Conclusions
This study elaborates a typology of clinical oversight activities including routine, responsive, and backstage oversight. This new typology provides a framework for clinical supervision policy and for research to evaluate the relationship between supervision and safety.
doi:10.1007/s11606-007-0179-3
PMCID: PMC2305735  PMID: 17557190
qualitative research; grounded theory methodology; medical education; professionalism; patient safety
24.  Development and Organization of Ocular Dominance Bands in Primary Visual Cortex of the Sable Ferret 
Thalamocortical afferents in the visual cortex of the adult sable ferret are segregated into eye-specific ocular dominance bands. The development of ocular dominance bands was studied by transneuronal labeling of the visual cortices of ferret kits between the ages of postnatal day 28 (P28) and P81 after intravitreous injections of either tritiated proline or wheat germ agglutinin-horseradish peroxidase. Laminar specificity was evident in the youngest animals studied and was similar to that in the adult by P50. In P28 and P30 ferret kits, no modulation reminiscent of ocular dominance bands was detectable in the pattern of labeling along layer IV. By P37 a slight fluctuation in the density of labeling in layer IV was evident in serial reconstructions. By P50, the amplitude of modulation had increased considerably but the pattern of ocular dominance bands did not yet appear mature. The pattern and degree of modulation of the ocular dominance bands resembled that in adult animals by P63. Flat mounts of cortex and serial reconstructions of layer IV revealed an unusual arrangement of inputs serving the two eyes in the region rostral to the periodic ocular dominance bands. In this region, inputs serving the contralateral eye were commonly fused along a mediolateral axis, rostral to which were large and sometimes fused patches of ipsilateral input.
PMCID: PMC2453001  PMID: 10213088
area 17; transneuronal; cortical columns; thalamocortical; functional architecture; critical period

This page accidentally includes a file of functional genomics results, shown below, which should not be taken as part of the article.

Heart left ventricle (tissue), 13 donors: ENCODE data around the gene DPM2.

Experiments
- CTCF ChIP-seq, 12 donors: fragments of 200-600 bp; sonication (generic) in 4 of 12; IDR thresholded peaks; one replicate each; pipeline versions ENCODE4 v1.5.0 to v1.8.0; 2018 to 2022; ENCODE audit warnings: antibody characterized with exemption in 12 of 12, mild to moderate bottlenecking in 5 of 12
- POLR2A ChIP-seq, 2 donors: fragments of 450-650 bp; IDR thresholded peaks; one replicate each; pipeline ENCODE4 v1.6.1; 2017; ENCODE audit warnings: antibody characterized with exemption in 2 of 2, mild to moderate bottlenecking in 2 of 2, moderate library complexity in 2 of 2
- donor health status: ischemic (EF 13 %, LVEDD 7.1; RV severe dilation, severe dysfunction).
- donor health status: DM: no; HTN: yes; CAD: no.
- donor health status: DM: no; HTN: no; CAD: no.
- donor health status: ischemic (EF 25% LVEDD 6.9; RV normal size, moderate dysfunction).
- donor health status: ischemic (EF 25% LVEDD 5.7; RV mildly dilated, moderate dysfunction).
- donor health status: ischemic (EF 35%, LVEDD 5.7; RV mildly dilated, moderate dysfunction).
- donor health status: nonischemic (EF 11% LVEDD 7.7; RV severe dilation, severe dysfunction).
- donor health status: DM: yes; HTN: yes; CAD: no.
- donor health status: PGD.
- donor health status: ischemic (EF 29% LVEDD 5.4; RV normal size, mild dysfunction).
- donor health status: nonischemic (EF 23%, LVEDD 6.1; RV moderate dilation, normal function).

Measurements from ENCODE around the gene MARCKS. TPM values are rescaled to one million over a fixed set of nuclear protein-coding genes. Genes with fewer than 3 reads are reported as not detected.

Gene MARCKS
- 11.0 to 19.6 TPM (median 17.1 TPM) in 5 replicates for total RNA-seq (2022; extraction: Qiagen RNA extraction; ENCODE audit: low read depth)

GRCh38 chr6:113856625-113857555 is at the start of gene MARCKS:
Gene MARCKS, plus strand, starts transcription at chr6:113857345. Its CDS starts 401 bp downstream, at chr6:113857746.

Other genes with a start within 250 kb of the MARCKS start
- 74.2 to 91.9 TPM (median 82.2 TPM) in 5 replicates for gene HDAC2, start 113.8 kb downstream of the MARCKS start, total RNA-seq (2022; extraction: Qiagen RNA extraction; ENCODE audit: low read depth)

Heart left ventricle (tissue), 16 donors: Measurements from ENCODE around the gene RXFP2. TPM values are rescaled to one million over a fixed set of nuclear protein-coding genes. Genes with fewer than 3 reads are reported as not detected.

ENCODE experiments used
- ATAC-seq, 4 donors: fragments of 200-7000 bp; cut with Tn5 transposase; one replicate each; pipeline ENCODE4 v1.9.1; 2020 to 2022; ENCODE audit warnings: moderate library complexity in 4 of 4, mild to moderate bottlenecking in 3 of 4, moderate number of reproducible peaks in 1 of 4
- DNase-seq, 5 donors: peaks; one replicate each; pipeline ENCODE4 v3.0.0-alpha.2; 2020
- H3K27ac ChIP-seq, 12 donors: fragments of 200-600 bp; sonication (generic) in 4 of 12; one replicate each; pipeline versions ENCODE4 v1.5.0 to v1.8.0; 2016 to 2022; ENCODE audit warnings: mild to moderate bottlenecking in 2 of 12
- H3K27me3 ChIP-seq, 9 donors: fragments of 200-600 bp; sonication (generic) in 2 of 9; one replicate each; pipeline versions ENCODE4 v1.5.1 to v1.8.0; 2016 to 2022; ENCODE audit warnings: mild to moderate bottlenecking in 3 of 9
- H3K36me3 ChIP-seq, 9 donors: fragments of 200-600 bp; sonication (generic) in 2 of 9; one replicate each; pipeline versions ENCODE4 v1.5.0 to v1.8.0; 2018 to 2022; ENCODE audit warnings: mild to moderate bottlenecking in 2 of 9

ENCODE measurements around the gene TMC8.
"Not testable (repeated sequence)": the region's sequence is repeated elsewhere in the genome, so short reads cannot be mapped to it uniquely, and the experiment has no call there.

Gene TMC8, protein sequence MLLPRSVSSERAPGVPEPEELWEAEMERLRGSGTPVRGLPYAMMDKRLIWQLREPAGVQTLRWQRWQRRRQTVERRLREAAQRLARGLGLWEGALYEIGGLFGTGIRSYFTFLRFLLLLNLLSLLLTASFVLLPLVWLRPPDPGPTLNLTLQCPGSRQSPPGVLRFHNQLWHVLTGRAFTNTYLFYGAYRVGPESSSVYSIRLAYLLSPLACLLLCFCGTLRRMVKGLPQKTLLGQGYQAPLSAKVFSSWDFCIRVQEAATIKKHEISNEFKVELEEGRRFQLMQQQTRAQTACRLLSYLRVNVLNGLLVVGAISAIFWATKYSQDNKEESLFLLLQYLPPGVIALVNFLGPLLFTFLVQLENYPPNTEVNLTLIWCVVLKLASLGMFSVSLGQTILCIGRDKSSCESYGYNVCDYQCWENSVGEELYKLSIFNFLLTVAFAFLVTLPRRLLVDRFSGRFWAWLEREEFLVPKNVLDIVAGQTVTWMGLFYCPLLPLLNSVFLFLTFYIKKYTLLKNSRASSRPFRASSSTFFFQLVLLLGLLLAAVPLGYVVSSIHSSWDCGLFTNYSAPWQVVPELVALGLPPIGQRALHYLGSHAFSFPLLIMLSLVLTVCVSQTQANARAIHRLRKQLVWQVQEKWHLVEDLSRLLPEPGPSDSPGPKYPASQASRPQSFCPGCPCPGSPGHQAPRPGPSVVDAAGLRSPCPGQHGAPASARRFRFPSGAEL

25.  The expression of p53-induced protein with death domain (Pidd) and apoptosis in oral squamous cell carcinoma 
British Journal of Cancer  2007;96(9):1425-1432.
The Pidd (p53-induced protein with death domain) gene was shown to be induced by the tumour suppressor p53 and to mediate p53-dependent apoptosis in mouse and human cells, through interactions with components of both the mitochondrial and the death receptor signalling pathways. To study the role of Pidd in clinical tumours, we measured its expression by quantitative reverse transcription-PCR in microdissected oral squamous cell carcinomas (OSCC) with and without p53 mutation. Tumour cell apoptosis was assessed by in situ terminal deoxynucleotidyl transferase-mediated dUTP nick-end labelling. Tumour proliferation was assessed by immunohistochemical staining for the Ki-67 antigen. We found a wide range of Pidd expression among OSCC. Statistical analysis revealed an association between Pidd expression and apoptotic index (Mann–Whitney test, P<0.001), consistent with a role of Pidd in apoptosis in this tumour type. Furthermore, we showed a positive correlation between apoptotic index and proliferative index that has not been previously described for OSCC. There was no correlation between Pidd expression and the p53 mutation status of these tumours, suggesting that Pidd expression may be regulated by p53-independent mechanisms. Further characterisation of these molecular defects in the control of proliferation and apoptosis should help in developing treatments that target OSCC according to their biological properties.
doi:10.1038/sj.bjc.6603745
PMCID: PMC2360189  PMID: 17437012
Pidd; apoptosis; p53; oral; carcinoma